WHEREAS, Senator Lugar described the financial implications of I-69's cost to Indiana when he stated in another recent letter, "All Hoosiers may wish to discuss the priority of such expenditures and the probability of potential public and private economic gains at a time of extraordinary national security, health care, social security, and education needs in Indiana and throughout the Country"; and

WHEREAS, Terre Haute and other Hoosier cities along US 41 and I-70 have current economies that are more transportation-based and whose economies stand to be harmed significantly by the diversion of existing traffic and associated economic activity to any new-terrain I-69 route; and

WHEREAS, predicted safety increases will likely be offset by decreases resulting from greatly increased volumes of traffic, increased speeds, and increased time of exposure due to road closures that would necessitate additional driving time for local traffic; and

WHEREAS, the Council recognizes the importance of Naval Surface Warfare Center at Crane (Crane) to Bloomington, the region, and the State, and the Council has expressed its support for Crane in a resolution, passed unanimously, and the City of Bloomington has contributed funding to the Southern Indiana Business Alliance to assist in lobbying for Crane in the face of threat from the base realignment and closure (BRAC) process; and

WHEREAS, Crane is served on the west by US Highway 231, which is currently undergoing major upgrades, including recent completion of a new bridge over the Ohio River and a new roadway from Rockport, Indiana, to I-64, and a planned bypass around Jasper, and it is served by 4- lane SR 37 approximately 13 miles east of Crane's north gate, both part of Indiana's National Highway System as submitted to the FHWA; and

WHEREAS, a major international trucking highway passing by Crane would promote traveler service and other development encroachments associated with interstates that could reduce the facility's military value and security, making the base more susceptible to closure, and these development pressures and patterns would be particularly difficult to control in counties with no planning and zoning like those where Crane is located; and

WHEREAS, it is questionable that the proposed I-69, lacking identified funding and at least 15 years from completion, is a significant factor in current BRAC deliberations; and

WHEREAS, elected members of local government have a duty to express the best interests of the community in a civil manner for the sake of informing the public debate and encouraging outcomes consistent with the community's vision and the quality of life expectations and hopes of its citizens; and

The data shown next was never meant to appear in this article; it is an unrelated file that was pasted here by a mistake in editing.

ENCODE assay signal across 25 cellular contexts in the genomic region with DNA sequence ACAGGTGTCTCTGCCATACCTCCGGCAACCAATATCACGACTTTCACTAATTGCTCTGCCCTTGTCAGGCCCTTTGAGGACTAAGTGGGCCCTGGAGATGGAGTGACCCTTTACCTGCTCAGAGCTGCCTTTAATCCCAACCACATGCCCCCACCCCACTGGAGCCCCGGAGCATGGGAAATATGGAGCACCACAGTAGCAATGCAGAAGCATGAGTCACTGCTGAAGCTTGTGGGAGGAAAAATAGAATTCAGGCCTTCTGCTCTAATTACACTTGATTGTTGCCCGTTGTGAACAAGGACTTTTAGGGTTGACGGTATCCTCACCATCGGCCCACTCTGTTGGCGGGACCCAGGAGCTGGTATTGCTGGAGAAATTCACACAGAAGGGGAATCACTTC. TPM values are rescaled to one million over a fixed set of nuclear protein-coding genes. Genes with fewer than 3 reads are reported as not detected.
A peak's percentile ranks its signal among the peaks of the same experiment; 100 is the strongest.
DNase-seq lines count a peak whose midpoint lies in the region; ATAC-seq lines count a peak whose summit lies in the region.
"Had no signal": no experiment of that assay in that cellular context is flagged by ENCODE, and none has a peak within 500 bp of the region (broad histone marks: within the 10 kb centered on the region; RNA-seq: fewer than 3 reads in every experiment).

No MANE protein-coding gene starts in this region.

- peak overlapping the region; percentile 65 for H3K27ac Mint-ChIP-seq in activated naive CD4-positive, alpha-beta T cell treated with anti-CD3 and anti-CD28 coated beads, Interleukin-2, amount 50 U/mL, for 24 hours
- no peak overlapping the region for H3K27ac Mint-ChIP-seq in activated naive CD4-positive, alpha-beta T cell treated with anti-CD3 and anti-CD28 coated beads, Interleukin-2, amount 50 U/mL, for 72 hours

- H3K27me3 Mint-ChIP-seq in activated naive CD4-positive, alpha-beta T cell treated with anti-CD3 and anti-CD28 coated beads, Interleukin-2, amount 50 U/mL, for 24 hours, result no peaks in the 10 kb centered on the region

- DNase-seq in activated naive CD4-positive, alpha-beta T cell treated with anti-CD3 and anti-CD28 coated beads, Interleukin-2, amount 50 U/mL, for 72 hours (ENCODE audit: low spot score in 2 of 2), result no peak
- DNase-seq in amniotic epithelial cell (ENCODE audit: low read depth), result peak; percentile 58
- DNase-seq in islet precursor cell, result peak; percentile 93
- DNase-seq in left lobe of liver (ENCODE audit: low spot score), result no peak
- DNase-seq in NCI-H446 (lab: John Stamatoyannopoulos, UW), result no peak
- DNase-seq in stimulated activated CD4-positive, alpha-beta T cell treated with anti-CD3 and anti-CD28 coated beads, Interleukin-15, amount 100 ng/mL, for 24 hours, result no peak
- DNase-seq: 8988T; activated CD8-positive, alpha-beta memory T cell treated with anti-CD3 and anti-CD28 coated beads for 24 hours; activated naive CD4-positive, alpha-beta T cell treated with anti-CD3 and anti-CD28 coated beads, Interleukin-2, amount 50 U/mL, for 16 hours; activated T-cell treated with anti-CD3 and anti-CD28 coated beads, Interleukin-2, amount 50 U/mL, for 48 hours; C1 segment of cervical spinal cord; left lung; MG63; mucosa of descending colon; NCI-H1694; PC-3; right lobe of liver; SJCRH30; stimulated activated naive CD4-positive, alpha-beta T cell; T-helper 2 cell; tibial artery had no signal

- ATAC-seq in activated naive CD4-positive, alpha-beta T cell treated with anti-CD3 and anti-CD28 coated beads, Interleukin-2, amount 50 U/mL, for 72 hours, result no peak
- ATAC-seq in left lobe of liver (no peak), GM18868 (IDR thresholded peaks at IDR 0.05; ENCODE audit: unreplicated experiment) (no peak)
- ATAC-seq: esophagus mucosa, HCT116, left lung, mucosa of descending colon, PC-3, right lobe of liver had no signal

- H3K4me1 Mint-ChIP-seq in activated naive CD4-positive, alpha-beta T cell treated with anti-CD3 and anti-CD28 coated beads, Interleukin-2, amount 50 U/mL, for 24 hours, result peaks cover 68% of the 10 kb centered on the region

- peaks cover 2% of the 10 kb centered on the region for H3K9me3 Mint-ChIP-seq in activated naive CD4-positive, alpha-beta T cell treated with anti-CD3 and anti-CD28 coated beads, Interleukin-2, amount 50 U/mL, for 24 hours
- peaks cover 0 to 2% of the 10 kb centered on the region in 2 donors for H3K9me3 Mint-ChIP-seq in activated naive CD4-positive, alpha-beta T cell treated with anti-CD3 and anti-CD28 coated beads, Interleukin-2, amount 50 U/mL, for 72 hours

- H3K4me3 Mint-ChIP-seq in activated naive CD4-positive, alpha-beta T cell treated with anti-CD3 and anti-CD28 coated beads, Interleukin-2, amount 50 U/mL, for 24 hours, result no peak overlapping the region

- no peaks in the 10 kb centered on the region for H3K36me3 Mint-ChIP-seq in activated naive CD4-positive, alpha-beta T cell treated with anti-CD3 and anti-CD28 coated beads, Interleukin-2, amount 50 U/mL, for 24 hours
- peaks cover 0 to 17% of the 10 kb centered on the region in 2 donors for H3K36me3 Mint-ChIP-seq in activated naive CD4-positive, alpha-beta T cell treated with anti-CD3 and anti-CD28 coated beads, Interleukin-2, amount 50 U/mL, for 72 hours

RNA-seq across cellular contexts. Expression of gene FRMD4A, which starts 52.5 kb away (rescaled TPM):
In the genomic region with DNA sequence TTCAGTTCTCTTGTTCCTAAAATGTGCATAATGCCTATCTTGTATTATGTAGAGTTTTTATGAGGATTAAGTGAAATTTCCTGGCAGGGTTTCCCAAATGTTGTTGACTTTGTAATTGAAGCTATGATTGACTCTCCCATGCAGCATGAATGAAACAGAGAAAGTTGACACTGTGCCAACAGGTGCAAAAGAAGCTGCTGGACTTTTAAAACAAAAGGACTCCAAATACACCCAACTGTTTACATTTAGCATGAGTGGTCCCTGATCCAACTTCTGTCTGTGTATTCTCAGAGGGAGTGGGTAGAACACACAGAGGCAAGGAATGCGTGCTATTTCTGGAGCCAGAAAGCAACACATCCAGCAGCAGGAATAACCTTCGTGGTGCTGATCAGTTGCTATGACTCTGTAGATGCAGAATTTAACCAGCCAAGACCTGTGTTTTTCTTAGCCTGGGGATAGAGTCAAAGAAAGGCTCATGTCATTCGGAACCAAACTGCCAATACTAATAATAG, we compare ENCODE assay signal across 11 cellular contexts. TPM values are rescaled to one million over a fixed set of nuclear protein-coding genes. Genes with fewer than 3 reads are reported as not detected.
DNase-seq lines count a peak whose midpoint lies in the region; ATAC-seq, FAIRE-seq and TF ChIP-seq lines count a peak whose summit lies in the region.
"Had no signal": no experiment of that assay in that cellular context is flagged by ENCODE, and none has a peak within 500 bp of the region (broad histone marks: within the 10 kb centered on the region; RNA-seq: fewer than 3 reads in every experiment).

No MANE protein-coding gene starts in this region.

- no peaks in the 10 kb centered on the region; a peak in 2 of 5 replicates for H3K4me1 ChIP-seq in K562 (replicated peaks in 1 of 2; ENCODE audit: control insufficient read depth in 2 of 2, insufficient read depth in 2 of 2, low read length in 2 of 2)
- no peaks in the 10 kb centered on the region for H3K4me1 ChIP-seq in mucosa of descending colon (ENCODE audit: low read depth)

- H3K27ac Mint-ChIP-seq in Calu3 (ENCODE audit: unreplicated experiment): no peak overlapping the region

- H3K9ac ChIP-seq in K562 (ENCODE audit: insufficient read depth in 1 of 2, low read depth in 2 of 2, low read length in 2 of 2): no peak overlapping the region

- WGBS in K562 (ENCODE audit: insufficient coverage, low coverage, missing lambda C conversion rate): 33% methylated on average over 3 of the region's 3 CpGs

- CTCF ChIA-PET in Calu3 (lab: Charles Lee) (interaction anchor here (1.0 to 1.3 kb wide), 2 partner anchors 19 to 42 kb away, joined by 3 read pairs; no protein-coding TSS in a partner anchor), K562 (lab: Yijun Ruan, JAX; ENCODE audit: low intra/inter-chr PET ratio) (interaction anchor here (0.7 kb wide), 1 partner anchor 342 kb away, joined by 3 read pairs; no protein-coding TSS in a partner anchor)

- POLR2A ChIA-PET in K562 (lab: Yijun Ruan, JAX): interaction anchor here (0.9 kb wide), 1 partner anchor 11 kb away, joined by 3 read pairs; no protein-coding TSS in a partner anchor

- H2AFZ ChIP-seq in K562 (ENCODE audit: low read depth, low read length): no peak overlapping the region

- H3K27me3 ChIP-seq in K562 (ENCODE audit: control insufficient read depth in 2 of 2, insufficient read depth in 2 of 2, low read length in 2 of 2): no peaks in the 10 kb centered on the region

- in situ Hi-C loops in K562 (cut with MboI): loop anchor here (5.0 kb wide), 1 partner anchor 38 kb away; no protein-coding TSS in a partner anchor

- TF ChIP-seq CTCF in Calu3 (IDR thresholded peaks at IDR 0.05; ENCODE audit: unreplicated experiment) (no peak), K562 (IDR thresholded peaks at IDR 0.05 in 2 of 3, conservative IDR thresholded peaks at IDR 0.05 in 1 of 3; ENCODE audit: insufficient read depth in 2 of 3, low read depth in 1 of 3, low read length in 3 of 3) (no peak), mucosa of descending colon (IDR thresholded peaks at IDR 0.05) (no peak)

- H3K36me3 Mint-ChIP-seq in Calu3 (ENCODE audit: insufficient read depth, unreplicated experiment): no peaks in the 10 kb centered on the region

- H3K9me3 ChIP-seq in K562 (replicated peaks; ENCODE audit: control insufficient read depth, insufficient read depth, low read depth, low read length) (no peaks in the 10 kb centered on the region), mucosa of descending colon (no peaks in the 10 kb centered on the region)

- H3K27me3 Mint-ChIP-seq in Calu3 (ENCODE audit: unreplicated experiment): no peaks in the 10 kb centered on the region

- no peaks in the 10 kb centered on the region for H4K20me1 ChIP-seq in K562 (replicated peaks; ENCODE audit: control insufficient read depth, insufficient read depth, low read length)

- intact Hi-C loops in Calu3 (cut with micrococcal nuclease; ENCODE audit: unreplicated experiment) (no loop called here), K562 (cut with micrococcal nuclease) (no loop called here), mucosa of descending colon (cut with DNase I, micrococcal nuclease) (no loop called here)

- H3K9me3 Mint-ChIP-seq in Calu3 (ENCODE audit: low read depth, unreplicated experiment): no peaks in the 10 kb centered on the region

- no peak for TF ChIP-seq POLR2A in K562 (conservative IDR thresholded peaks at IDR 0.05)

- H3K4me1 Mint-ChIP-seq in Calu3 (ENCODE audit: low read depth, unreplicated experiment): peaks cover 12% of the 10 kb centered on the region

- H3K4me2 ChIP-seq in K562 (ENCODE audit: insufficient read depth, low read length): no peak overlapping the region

WHEREAS, it is the Council's responsibility to provide the community with a civil forum for the discussion of important community issues;

NOW THEREFORE BE IT HEREBY RESOLVED THAT:

SECTION I. The Council concludes that I-69 route 3C is inconsistent with and conflicts with our community's vision, our Growth Policies Plan, and the quality of life expectations and priorities of our citizens.

SECTION II. The Council concludes that I-69 will have an overall harmful rather than beneficial economic effect on Bloomington and Monroe County and that it is not in the interest of our citizens to have I-69 routed through our community.

SECTION III. The Council further concludes that I-69 route 3C is not in the best interest of the citizens of the State of Indiana, and the Council beseeches the Governor and INDOT to focus our scarce transportation funds on appropriate improvements to existing roadways where there are demonstrated needs, and on rail and other more sustainable transportation modes that will reduce negative environmental impacts and reduce our dependence on foreign oil.

SECTION IV. The Council asks the state to abandon plans for route 3C, and if it does not, the Council asks the FHWA to not approve the project.

SECTION V. The Council urges INDOT to focus on the management of the State Road 37 corridor, continuing with intersection improvements, prohibiting additional direct road cuts throughout the corridor, and constructing frontage roads where needed.

SECTION VI. Be it further resolved that, we direct the City Clerk to send a copy of this resolution to the Governor of Indiana, the Commissioner of INDOT, the Federal Highway Administration, and our state and federal legislative delegations.

PASSED and ADOPTED by the Common Council of the City of Bloomington, Monroe County, Indiana, upon this day of , 2004.

Steven Higgs is editor of The Bloomington Alternative.